Antrozous pallidus

Pallid Bat

Pallid Bat

Distribution, Abundance, and Seasonality

DISTRIBUTION, ABUNDANCE, AND SEASONALlTY The pallid bat is a locally common species of low elevations in California. It occurs throughout California except for the high Sierra Nevada from Shasta to Kern cos., and the northwestern corner of the state from Del Norte and western Siskiyou cos. to northern Mendocino Co. A wide variety of habitats is occupied, including grasslands, shrublands, woodlands, and forests from sea level up through mixed conifer forests. The species is most common in open, dry habitats with rocky areas for roosting. A yearlong resident in most of the range.

Pallid Bat Range Map
Range Map

Specific Habitat Requirements

Feeding: Takes a wide variety of insects and arachnids, including beetles, orthopterans, homopterans, moths, spiders, scorpions, solpugids, and Jerusalem crickets. The stout skull and dentition of this species allows it to take large, hard-shelled prey. Forages over open ground, usually 0.5-2.5 m (1.6-8 ft) above ground level. Foraging flight is slow and maneuverable with frequent dips, swoops, and short glides. Many prey are taken on the ground. Gleaning is frequently used, and a few prey are taken aerially. Can maneuver well on the ground. May carry large prey to a perch or night roost for consumption. Ingestion of fruit in one study (Howell 1980) was a result of feeding on frugivorous moths. Uses echolocation for obstacle avoidance; possibly utilizes prey-produced sounds while foraging.

Cover: Day roosts are in caves, crevices, mines, and occasionally in hollow trees and buildings. Roost must protect bats from high temperatures. Bats move deeper into cover if temperatures rise. Night roosts may be in more open sites, such as porches and open buildings. Few hibernation sites are known, but probably uses rock crevices.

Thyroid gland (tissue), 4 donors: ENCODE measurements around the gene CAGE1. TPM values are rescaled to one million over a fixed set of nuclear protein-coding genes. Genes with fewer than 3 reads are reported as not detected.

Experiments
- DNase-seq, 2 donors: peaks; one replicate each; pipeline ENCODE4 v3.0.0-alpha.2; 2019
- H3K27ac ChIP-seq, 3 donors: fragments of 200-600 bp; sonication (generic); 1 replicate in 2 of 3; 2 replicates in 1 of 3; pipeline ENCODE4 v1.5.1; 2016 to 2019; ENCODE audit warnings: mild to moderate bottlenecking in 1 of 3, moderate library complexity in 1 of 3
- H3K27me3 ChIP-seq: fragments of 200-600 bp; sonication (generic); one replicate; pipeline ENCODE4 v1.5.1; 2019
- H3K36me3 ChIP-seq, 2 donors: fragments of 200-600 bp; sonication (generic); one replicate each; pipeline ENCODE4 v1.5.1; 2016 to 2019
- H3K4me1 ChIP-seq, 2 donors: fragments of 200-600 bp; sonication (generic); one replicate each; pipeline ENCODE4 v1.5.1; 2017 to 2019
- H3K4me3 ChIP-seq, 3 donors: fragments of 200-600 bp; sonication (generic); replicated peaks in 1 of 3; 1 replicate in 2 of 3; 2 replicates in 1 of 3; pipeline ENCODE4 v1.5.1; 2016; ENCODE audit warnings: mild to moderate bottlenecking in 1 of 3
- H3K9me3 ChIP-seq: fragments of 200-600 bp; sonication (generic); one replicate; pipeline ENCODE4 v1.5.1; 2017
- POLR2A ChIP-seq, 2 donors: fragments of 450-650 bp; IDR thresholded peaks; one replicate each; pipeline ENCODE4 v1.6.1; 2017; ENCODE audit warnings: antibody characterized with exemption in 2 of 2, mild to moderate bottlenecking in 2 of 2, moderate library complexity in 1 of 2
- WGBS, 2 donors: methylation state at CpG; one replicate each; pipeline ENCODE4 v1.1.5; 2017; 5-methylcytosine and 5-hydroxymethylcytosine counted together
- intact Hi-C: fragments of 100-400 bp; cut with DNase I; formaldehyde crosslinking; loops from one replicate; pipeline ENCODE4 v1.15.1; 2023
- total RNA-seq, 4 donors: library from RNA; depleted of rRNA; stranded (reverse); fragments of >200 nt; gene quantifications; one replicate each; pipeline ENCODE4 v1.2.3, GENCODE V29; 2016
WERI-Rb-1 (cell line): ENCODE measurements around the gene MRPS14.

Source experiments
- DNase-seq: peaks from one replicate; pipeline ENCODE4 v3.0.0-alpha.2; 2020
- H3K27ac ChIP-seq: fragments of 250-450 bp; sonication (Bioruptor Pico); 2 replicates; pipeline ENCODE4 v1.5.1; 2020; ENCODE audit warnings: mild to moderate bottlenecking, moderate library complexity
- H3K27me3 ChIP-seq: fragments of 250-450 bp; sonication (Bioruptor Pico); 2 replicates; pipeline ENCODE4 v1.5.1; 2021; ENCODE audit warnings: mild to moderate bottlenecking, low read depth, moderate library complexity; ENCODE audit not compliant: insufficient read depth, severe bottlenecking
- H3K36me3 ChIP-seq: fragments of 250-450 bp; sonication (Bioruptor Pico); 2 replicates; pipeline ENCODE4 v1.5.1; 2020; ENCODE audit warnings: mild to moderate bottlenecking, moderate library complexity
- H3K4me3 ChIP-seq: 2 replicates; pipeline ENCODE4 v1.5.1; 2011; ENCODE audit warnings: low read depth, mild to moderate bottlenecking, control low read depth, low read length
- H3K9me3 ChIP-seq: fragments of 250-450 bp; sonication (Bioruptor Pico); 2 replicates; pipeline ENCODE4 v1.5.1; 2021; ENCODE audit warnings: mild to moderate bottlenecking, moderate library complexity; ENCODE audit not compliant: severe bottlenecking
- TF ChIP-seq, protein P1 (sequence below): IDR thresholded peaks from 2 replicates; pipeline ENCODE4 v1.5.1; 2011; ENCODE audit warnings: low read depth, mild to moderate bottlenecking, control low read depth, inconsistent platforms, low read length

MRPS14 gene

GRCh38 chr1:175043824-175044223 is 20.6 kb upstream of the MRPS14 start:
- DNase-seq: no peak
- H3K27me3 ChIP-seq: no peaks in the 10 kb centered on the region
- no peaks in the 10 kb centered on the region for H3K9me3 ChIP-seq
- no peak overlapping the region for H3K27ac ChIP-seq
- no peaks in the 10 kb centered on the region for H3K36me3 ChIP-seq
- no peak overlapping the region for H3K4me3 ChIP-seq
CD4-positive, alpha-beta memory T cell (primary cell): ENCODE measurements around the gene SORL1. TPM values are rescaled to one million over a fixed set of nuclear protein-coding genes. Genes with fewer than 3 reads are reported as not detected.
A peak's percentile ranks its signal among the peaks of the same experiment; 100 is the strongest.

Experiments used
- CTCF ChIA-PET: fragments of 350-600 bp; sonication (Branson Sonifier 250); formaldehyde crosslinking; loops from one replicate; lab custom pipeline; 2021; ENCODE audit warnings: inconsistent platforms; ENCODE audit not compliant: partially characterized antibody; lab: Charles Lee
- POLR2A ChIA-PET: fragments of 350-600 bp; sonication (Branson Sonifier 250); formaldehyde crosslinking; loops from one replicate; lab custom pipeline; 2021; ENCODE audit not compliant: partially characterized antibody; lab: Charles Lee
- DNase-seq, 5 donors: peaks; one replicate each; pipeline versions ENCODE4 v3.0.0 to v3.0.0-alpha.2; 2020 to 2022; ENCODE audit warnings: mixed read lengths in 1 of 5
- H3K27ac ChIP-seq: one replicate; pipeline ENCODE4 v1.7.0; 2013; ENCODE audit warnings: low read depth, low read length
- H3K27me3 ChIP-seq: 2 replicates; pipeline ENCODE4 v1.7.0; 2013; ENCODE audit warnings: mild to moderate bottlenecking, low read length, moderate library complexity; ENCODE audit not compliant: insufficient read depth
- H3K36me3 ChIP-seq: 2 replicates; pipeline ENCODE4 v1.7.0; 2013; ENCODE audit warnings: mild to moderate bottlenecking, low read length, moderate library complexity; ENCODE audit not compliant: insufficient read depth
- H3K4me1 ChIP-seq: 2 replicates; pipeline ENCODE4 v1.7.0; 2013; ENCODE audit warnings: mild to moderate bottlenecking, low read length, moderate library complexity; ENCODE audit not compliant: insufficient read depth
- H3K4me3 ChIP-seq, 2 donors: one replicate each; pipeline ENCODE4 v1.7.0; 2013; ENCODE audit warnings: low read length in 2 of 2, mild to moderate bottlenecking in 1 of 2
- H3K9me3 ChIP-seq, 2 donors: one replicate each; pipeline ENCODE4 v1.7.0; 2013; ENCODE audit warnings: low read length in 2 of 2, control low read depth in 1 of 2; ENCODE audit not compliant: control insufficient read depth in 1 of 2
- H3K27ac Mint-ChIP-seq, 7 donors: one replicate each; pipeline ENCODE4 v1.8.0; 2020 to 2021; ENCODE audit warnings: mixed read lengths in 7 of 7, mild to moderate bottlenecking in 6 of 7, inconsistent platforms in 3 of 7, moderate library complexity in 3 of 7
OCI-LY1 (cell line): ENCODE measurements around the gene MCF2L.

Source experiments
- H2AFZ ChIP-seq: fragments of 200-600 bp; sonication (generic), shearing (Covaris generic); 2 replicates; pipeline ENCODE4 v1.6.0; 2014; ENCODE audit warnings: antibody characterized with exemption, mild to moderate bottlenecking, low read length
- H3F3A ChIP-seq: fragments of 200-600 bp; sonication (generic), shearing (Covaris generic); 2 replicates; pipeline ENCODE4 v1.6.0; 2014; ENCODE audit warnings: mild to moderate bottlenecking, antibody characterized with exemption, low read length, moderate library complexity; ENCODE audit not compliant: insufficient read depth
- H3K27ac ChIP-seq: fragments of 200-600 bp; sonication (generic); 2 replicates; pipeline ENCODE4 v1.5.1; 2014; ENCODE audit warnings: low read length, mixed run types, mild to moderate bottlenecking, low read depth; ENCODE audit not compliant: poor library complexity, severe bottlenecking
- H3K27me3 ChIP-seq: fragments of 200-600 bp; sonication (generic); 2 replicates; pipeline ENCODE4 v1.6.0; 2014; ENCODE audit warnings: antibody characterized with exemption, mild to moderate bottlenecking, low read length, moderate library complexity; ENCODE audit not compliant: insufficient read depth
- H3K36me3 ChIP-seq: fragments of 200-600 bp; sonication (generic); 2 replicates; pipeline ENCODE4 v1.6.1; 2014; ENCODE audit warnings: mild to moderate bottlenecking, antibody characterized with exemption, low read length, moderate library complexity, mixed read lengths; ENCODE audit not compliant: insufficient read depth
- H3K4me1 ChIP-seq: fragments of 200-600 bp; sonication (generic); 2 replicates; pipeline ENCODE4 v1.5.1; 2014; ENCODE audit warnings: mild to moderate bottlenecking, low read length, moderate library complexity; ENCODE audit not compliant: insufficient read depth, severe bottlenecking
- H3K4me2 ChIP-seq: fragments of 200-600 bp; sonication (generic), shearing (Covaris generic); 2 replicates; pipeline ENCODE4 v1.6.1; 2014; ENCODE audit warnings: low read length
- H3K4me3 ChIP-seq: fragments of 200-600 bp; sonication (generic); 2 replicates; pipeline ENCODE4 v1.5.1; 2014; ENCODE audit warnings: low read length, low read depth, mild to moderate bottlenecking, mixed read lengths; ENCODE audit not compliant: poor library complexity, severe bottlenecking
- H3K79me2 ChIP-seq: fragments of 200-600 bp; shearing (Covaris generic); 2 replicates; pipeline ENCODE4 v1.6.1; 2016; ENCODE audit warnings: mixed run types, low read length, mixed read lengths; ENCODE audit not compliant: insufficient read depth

Reproduction: Maternity colonies form in early April, and may have a dozen to 100 individuals. Males may roost separately or in the nursery colony.

Water: Needs water, but has a good urine-concentrating ability (Geluso 1978).

Pattern: Prefers rocky outcrops, cliffs, and crevices with access to open habitats for foraging.

Species Life History

Activity Patterns: Nocturnal. Hibernates. Emerges late (30-60 min after sunset), with a major activity peak 90-190 min after sunset, and a second peak shortly before dawn. Briefer foraging periods occur in autumn, and activity is infrequent below 2ÁC (35ÁF). Undergoes shallow torpor daily. Hibernates in winter near the summer day roost (Hermanson and O'Shea 1983).

Seasonal Movements / Migration: Makes local movements to hibernation sites. There is a post-breeding season dispersal.

Home Range: Forages 0.5-2.5 km (1-3 mi) from day roost. Capable of homing from distances of a few miles, but not further.

Territory: Social. Most pallid bats (95%) roost in groups of 20, or more, ranging to 162. Group size is important for metabolic economy and growth of young. Young animals occupy the center of clusters. Individuals out of clusters experience higher rates of weight loss (Trune and Slobodchikoff 1976,1978).

Reproduction: Mates from late October-February. Fertilization is delayed, gestation is 53-71 days. Young are born from April-July, mostly from May-June. The average litter is 2, but females reproducing for the first time usually have 1 young. Litter size is 1-3. The altricial young are weaned in 7 wk, and are observed flying in July and August. Females nurse only their own young. Females and juveniles forage together after weaning. Females mate in first autumn, males in second. Maximum recorded longevity is 9 yr,1 mo (Cockrum 1973).

Niche: This slow-flying, maneuverable species is adapted to feed on large, hard-shelled prey on the ground or in foliage. It is known to roost with a number of other bats, principally Myotis spp. and Tadarida brasiliensis. Owls and snakes are known predators.

Comments: Very sensitive to disturbance of roosting sites. Such sites are essential for metabolic economy, juvenile growth and as night roosts to consume prey.

Sources & References

California Department of Fish and Game, 1999.
California's Wildlife, Sacramento, CA.
Written by: J. Harris, reviewed by: P. Brown, edited by: D. Alley, R. Duke

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